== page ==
This site celebrates the life and work of sculptor John
Cassidy (1860 - 1939).
We visited Drogheda in 2007 to see the town and visit the Highlanes
Gallery with its two Cassidy paintings, both of which date from c.
1880. Above is 'Street Scene in Drogheda.'
The skyline is much the same over a century later.
'The Bathe House' no longer exists...
... but the Georgian buildings to the left of the view from the corner
of Shop Street still have the same look.
While in Ireland, John saw himself as a painter; he does not seem to
have realised his skill as a sculptor until he arrived in Manchester.
The self-portrait illustrated above is now in a private collection in
Special thanks to Doug Cassidy, Jo Callaghan, and the staff of the
For more about Slane and the Cassidys, see our feature The Cassidys of Slane.
John Cassidy's Early Life in Ireland
A page to celebrate the 150th Anniversary of John Cassidy's birth on 1
This picture from the Cassidy family collection, labelled 'the old
home', is believed to show the Farmstead outside Slane, County Meath,
Ireland, where John was born in the early hours of 1 January 1860.
As a teenager, he served an apprenticeship as a bar assistant
at the White Horse hotel in the nearby town of Drogheda in County
Louth. The hotel is still in operation in the town centre, although
renamed the Westcourt Hotel: it is seen in the centre of the picture
above. John spent much of his free time sketching and painting, and
attended classes with artist Laurence Fagan of Trinity Street, before
securing the patronage of a local merchant, Mr R.B. Davis, who bought
of his paintings, two of which (see left column) were later presented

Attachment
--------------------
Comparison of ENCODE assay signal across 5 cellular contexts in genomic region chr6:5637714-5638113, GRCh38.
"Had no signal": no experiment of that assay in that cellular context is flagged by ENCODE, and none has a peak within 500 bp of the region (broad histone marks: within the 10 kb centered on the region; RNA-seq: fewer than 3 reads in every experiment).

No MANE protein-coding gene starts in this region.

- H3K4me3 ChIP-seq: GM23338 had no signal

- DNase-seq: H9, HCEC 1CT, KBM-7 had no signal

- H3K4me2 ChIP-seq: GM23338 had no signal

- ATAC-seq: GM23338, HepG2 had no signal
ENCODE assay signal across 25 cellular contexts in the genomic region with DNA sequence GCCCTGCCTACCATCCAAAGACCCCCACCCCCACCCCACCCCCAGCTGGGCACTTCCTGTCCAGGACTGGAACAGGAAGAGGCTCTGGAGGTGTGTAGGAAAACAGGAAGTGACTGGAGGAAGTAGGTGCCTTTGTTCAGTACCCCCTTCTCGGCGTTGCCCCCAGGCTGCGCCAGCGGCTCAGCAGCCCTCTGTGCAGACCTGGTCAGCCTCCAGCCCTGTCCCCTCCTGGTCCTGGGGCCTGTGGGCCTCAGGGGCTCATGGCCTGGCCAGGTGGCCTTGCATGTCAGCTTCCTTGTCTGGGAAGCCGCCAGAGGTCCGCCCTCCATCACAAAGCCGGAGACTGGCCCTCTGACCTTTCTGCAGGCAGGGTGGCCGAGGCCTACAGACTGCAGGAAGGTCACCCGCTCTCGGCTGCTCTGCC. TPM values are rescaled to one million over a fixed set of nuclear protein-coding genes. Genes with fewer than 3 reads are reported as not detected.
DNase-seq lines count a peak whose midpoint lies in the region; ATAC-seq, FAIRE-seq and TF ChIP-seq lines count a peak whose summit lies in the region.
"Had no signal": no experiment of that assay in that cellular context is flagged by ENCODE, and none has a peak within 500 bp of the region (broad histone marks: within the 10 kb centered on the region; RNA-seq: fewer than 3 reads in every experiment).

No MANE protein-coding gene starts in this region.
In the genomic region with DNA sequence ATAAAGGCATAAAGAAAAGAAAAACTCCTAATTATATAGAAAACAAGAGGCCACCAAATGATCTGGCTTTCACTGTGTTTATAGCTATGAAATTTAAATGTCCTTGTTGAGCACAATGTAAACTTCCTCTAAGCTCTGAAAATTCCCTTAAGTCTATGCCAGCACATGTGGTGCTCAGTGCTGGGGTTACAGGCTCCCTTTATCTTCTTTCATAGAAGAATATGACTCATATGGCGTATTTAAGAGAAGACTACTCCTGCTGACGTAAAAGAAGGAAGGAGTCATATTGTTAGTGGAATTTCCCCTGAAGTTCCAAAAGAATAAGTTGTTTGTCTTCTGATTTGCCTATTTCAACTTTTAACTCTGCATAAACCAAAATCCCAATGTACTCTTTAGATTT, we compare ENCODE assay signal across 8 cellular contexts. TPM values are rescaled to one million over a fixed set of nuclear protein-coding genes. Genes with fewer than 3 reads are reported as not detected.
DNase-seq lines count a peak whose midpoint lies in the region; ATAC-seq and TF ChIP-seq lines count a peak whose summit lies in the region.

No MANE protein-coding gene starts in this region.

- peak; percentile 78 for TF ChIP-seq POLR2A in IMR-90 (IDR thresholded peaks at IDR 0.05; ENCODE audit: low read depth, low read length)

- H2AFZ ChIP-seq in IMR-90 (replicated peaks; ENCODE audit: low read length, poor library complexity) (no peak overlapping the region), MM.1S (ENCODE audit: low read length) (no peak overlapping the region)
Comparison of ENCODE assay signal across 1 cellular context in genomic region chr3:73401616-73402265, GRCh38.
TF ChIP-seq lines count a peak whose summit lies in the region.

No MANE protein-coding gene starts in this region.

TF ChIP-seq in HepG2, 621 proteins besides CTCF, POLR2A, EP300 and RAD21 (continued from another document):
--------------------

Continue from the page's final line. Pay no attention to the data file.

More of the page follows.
to the town of Drogheda and are now in the Highlanes
Gallery there, which also has several works by Laurence Fagan.
Mr Davis paid for the young Cassidy to attend art classes in
Dublin. It has been written that he won a scholarship to study in
Milan, although we have discovered no record of such a trip - what we
do know is that by 1884 he was a student at the Manchester
School of Art, winning the first of his many prizes, a 'Council
Prize, value £2, for the best Modelled Design.' The
Annual Report of the School for 1884 adds:
It was with very much pleasure
the Committee awarded this prize for a panel very pleasingly rendered
in low relief. The progress which this work marks is highly creditable,
considering the short time the Modelling Class has been established.
The following year, 1885, he won a silver medal and various other
prizes at the National Competition held at South Kensington, by 1887 he
was working as an Assistant Teacher at the School, and the rest is
This cabinet photograph from the family collection is the earliest we
have, and was probably taken in Ireland. The moustache was John's
trademark for the rest of his life.
Written by Charlie
Hulme, January 2010